Date of Award

8-2011

Document Type

Thesis

Degree Name

Master of Science (MS)

Legacy Department

Applied Economics and Statistics

Advisor

Carpio, Carlos

Committee Member

Boys , Kathryn

Committee Member

Hughes , David

Abstract

The general goal of this study is to better understand South Carolina coastal tourism. The region of study includes the coastal counties of Horry, Charleston, and Beaufort (and Georgetown, Berkeley, Dorchester, and Jasper counties for the economic impact analysis). This study includes two types of analyses: a regression analysis of visitors' expenditures and an economic impact analysis of tourist spending.
The empirical visitors' expenditure models are specified using economic consumer demand theory. The regression analysis of the model is conducted using data from a tourist survey of 818 South Carolina visitors (conduced in fall 2008 and summer 2009). The activity participation data from the survey was used as explanatory dummy variables in the regression analysis, mapped with IMPLAN sectors, and used in proportional estimates of tourism spending in the economic impact analysis. The economic impact analysis uses the survey data on activity participation and overall tourism estimates by region from the U.S. Travel Association (2009) to estimate the impacts of tourism spending on industries in the Horry (Horry and Georgetown counties), Charleston (Charleston, Berkeley, and Dorchester counties) and Beaufort (Beaufort and Jasper counties) regions.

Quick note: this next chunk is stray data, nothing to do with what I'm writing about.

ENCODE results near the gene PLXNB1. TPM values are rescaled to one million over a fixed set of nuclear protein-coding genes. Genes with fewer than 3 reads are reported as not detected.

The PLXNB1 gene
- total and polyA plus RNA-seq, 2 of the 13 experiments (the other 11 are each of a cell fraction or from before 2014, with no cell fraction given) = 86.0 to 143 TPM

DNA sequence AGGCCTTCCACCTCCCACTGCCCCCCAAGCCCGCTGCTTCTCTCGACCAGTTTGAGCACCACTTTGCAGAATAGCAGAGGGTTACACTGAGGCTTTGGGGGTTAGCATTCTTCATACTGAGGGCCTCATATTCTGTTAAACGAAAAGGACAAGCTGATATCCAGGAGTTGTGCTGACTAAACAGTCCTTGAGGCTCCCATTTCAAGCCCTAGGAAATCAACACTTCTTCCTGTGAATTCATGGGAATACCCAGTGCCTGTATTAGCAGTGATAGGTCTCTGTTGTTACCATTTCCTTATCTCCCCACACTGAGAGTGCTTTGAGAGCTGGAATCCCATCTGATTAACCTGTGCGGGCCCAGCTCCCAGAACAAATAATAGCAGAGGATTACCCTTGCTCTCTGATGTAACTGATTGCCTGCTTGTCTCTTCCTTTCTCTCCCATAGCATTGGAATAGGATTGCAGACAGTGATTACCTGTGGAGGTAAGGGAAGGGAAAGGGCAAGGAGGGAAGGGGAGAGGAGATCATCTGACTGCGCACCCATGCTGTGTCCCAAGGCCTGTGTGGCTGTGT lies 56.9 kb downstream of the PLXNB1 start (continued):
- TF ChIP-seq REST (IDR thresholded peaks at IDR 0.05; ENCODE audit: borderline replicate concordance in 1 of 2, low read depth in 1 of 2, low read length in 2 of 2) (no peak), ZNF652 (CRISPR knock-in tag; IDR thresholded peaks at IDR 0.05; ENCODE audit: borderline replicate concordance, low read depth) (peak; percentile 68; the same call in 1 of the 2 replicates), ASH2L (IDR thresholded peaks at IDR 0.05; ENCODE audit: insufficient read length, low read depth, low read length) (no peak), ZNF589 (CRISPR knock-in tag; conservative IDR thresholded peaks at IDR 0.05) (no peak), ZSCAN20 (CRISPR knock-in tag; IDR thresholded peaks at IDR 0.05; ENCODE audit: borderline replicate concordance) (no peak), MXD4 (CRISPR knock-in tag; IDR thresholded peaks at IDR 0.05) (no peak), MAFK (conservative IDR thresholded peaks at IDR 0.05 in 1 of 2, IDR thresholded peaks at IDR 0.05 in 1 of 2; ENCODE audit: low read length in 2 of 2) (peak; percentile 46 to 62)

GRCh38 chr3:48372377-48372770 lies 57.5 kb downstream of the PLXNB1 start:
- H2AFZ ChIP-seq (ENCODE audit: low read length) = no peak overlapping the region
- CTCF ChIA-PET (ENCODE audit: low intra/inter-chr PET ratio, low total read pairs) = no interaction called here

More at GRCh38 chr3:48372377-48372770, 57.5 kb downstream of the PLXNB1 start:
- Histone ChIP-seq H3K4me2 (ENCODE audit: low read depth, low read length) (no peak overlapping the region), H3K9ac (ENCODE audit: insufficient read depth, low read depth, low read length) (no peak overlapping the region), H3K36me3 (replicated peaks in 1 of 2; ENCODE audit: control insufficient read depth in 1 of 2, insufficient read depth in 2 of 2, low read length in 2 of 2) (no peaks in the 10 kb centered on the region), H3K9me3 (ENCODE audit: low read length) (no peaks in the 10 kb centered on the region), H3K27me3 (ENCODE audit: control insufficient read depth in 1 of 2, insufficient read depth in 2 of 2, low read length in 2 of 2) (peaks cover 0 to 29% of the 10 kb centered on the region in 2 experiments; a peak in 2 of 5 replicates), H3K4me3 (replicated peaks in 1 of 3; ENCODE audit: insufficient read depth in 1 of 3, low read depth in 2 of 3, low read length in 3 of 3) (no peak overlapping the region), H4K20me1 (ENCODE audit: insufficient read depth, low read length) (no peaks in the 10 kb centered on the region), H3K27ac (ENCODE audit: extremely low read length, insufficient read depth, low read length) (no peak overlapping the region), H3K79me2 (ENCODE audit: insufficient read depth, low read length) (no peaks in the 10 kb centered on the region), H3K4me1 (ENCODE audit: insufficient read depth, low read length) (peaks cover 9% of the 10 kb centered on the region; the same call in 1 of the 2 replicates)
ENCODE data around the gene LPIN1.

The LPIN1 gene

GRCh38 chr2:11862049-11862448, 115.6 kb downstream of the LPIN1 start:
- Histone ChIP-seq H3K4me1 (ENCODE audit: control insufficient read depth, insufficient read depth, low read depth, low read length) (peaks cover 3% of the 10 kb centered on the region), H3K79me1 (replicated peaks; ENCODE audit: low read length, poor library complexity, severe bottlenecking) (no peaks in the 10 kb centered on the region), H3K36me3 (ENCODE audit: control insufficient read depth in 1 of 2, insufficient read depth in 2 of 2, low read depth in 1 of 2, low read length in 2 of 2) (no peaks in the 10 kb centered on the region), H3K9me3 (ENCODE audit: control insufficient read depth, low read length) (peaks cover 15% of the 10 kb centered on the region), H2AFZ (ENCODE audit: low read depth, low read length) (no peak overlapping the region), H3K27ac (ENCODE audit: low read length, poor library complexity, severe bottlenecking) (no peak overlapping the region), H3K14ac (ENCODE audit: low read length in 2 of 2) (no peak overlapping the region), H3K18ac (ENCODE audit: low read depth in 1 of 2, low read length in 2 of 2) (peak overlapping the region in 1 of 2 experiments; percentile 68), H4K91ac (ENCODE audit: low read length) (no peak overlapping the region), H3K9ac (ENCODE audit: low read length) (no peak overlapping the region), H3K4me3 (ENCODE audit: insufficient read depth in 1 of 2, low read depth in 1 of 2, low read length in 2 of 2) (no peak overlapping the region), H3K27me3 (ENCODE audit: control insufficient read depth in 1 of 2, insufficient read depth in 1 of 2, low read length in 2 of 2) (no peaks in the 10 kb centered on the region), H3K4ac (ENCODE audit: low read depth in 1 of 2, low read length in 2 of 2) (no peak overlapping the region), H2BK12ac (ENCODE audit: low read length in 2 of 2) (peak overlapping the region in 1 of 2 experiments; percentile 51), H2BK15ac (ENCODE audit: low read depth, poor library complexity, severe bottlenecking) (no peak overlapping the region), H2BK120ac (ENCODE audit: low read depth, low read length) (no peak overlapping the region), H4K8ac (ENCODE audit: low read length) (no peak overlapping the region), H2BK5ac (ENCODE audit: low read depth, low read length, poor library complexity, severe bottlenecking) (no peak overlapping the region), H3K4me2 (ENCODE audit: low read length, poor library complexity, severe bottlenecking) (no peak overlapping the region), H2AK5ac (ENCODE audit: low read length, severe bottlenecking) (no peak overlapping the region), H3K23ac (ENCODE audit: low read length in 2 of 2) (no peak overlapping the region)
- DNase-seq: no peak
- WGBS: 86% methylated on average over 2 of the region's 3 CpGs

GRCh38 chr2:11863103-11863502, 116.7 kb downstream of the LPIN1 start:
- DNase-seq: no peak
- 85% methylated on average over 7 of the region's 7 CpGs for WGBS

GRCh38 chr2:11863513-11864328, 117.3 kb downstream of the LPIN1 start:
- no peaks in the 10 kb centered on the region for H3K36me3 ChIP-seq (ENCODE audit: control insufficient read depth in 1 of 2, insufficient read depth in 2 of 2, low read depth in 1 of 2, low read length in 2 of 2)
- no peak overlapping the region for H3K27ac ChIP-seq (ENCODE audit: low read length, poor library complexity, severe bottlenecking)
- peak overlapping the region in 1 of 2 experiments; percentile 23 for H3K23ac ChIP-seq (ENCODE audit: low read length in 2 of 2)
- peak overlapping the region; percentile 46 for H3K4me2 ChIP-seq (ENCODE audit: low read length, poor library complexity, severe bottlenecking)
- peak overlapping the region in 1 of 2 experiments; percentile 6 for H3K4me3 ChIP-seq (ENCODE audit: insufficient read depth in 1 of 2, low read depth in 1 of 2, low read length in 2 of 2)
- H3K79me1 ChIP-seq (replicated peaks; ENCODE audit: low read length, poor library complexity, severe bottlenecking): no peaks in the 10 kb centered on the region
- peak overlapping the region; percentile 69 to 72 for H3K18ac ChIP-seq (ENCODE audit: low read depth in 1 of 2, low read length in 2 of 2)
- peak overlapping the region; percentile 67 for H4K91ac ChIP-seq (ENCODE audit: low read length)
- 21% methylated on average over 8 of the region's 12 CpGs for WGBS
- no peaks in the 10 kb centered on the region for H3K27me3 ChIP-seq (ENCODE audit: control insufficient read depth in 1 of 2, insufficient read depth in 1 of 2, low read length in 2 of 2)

The regression results show number of people, number of nights, and coastal activities are the most determinant of visitors' expenditures in all regions. The economic impact analysis shows that a 10% increase in visitors' expenditure shock results in a 2% increase in employment in the Horry region, 0.6% in the Charleston region, and 1.1% in the Beaufort region. The substitution shock examines the effects of an increase outdoor activity spending and a decrease in entertainment activity spending. This shock generated negative total employment impacts for all industry sectors, with the exception of the agriculture and trade sectors. Additionally, the overall Horry regional economy sees a net loss in economic impacts as a result of the shock.

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